17. Obesity and its Hepatic Complications in Adults and Children
- E. Jenny Heathcote MB, BS, MD, FRCP, FRCP(C)4,5,6,7
Published Online: 4 SEP 2012
Copyright © 2012 John Wiley & Sons, Ltd
Hepatology: Diagnosis and Clinical Management
How to Cite
Heathcote, E. J. and Roberts, E. A. (2012) Obesity and its Hepatic Complications in Adults and Children, in Hepatology: Diagnosis and Clinical Management (ed E. J. Heathcote), Wiley-Blackwell, Oxford, UK. doi: 10.1002/9781118314968.ch17
Francis Family Chair in Hepatology Research, Toronto, Ontario, Canada
University of Toronto, Toronto, Ontario, Canada
Patient Based Clinical Research Division, Toronto Western Research Institute, Toronto, Ontario, Canada
University Health Network/Toronto Western Hospital, Toronto, Ontario, Canada
- Published Online: 4 SEP 2012
- Published Print: 12 OCT 2012
Print ISBN: 9780470656174
Online ISBN: 9781118314968
- insulin resistance;
- metabolic syndrome;
Rates of obesity in both children and adults continue to rise. Once more prevalent in the Western world, obesity has become a major health-care problem in the entire developed world. Thus it is important to routinely evaluate the body mass index (BMI) as part of the general medical examination (different scales are used for adults and children).
On average, 70% of obese individuals have fatty infiltration of the liver, often first identified on abdominal ultrasound. So-called non-alcoholic fatty liver disease (NAFLD) can be mistaken for alcohol-induced fatty liver biopsy (first described about 30 years ago). Close to 20% of obese individuals are found, on liver biopsy, to have both hepatic steatosis and ongoing inflammation with varying degrees of hepatic fibrosis (non-alcoholic steatohepatitis, NASH), which silently progresses to cirrhosis and even hepatocellular carcinoma. Even in those with established cirrhosis, individuals undergoing gastrointestinal bypass surgery may have complete disease regression where desired weight loss is achieved. It is also likely that some given a diagnosis of “cryptogenic” cirrhosis are cirrhotic as a result of former obesity. Even children with fatty liver disease may be cirrhotic. A high index of suspicion is required as symptoms and signs of cirrhosis are often lacking. Biochemical evaluation shows insulin resistance to be frequent, which is why the prevalence of type 2 diabetes is increasing worldwide, particularly in those with abdominal obesity. Type 2 diabetes may also resolve if body weight returns to normal. Hyperlipidemia is also a frequent finding in this population. Not surprisingly, death from coronary artery disease is still more likely than death from liver disease in this population. In addition, many malignancies are more likely in the obese, especially if they smoke.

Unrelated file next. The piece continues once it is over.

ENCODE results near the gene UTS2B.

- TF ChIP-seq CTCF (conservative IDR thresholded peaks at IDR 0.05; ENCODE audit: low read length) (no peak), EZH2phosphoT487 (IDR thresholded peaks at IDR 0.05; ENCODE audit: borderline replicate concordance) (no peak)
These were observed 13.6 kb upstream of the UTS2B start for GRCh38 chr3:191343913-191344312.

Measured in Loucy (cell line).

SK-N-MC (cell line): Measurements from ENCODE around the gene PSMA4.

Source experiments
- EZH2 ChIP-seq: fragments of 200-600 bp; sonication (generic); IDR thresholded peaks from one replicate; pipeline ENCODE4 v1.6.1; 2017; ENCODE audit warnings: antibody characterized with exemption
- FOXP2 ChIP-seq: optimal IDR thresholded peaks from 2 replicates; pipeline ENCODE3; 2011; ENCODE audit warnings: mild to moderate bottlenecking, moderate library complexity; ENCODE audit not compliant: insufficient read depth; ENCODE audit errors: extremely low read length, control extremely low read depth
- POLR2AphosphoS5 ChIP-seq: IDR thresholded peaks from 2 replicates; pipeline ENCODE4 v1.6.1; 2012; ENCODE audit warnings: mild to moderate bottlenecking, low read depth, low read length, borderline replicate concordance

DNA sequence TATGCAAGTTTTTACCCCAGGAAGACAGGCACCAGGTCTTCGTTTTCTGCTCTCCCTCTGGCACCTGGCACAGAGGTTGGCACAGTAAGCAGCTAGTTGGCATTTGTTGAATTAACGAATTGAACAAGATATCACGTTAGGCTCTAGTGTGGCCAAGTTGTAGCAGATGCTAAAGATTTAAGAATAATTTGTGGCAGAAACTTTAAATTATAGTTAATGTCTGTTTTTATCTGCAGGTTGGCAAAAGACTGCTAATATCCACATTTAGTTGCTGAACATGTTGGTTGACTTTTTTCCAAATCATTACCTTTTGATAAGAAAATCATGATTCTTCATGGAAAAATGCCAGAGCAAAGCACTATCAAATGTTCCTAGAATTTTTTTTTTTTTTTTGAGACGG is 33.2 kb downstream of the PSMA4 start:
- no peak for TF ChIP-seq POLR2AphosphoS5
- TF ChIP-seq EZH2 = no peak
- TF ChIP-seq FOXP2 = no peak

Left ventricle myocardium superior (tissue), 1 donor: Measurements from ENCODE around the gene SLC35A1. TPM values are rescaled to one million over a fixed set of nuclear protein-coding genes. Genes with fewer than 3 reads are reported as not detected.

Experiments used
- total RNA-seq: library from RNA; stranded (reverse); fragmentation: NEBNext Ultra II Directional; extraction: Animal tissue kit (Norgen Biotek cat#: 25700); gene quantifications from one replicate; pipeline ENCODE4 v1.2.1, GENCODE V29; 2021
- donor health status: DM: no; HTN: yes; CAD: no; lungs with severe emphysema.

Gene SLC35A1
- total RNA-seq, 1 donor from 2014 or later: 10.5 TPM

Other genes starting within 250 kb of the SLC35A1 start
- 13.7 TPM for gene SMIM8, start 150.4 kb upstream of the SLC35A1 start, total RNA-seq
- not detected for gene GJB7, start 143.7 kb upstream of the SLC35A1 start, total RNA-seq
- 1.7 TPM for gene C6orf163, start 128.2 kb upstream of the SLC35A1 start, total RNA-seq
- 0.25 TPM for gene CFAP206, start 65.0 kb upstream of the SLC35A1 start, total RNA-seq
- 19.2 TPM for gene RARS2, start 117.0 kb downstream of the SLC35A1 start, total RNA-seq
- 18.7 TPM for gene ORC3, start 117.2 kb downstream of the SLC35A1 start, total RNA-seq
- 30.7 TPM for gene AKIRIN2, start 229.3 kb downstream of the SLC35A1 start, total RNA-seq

If any individual, whether overweight or not, is found to have a low platelet count on routine screening this suggests cirrhosis is already present. Ultrasound examination (if the patient is not too large for the table) or use of a FibroScanor FibroTestwill confirm an underlying cirrhosis. If both confirm cirrhosis, an upperpanendoscopy should then be performed to check for signs of partial hypertension (i.e. variceswith or withoutascites). The only successful treatment for NAFLD is weight loss.